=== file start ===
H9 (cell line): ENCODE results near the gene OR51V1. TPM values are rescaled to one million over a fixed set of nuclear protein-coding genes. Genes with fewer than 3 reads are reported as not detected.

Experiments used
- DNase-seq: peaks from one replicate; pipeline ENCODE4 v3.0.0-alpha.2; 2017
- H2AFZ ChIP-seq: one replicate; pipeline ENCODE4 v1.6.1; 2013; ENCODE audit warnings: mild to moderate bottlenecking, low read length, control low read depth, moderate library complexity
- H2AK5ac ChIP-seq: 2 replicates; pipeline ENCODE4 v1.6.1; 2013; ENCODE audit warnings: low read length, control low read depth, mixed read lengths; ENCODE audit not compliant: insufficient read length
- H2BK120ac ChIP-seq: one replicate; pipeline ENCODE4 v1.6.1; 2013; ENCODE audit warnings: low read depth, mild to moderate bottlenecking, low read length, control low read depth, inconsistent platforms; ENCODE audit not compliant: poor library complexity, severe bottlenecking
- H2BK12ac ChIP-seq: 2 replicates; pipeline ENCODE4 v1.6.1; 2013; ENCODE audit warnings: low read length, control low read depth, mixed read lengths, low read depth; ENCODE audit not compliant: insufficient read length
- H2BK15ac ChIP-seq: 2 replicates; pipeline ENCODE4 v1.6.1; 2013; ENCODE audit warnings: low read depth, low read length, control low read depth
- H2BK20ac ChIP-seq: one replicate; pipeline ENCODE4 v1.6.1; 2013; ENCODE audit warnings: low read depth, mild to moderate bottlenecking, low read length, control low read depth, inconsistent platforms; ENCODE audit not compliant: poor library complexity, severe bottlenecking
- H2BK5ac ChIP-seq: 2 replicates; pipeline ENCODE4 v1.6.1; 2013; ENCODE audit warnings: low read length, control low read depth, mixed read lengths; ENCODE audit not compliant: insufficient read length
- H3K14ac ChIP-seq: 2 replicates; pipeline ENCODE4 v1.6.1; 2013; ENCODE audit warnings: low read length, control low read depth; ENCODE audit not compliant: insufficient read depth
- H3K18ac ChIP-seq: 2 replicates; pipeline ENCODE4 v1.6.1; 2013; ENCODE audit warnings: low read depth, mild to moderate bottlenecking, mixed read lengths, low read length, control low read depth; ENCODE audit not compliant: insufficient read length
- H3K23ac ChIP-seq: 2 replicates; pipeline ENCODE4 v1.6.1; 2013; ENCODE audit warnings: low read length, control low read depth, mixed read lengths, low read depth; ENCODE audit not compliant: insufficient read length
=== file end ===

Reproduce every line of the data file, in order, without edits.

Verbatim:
H9 (cell line): ENCODE results near the gene OR51V1. TPM values are rescaled to one million over a fixed set of nuclear protein-coding genes. Genes with fewer than 3 reads are reported as not detected.

Experiments used
- DNase-seq: peaks from one replicate; pipeline ENCODE4 v3.0.0-alpha.2; 2017
- H2AFZ ChIP-seq: one replicate; pipeline ENCODE4 v1.6.1; 2013; ENCODE audit warnings: mild to moderate bottlenecking, low read length, control low read depth, moderate library complexity
- H2AK5ac ChIP-seq: 2 replicates; pipeline ENCODE4 v1.6.1; 2013; ENCODE audit warnings: low read length, control low read depth, mixed read lengths; ENCODE audit not compliant: insufficient read length
- H2BK120ac ChIP-seq: one replicate; pipeline ENCODE4 v1.6.1; 2013; ENCODE audit warnings: low read depth, mild to moderate bottlenecking, low read length, control low read depth, inconsistent platforms; ENCODE audit not compliant: poor library complexity, severe bottlenecking
- H2BK12ac ChIP-seq: 2 replicates; pipeline ENCODE4 v1.6.1; 2013; ENCODE audit warnings: low read length, control low read depth, mixed read lengths, low read depth; ENCODE audit not compliant: insufficient read length
- H2BK15ac ChIP-seq: 2 replicates; pipeline ENCODE4 v1.6.1; 2013; ENCODE audit warnings: low read depth, low read length, control low read depth
- H2BK20ac ChIP-seq: one replicate; pipeline ENCODE4 v1.6.1; 2013; ENCODE audit warnings: low read depth, mild to moderate bottlenecking, low read length, control low read depth, inconsistent platforms; ENCODE audit not compliant: poor library complexity, severe bottlenecking
- H2BK5ac ChIP-seq: 2 replicates; pipeline ENCODE4 v1.6.1; 2013; ENCODE audit warnings: low read length, control low read depth, mixed read lengths; ENCODE audit not compliant: insufficient read length
- H3K14ac ChIP-seq: 2 replicates; pipeline ENCODE4 v1.6.1; 2013; ENCODE audit warnings: low read length, control low read depth; ENCODE audit not compliant: insufficient read depth
- H3K18ac ChIP-seq: 2 replicates; pipeline ENCODE4 v1.6.1; 2013; ENCODE audit warnings: low read depth, mild to moderate bottlenecking, mixed read lengths, low read length, control low read depth; ENCODE audit not compliant: insufficient read length
- H3K23ac ChIP-seq: 2 replicates; pipeline ENCODE4 v1.6.1; 2013; ENCODE audit warnings: low read length, control low read depth, mixed read lengths, low read depth; ENCODE audit not compliant: insufficient read length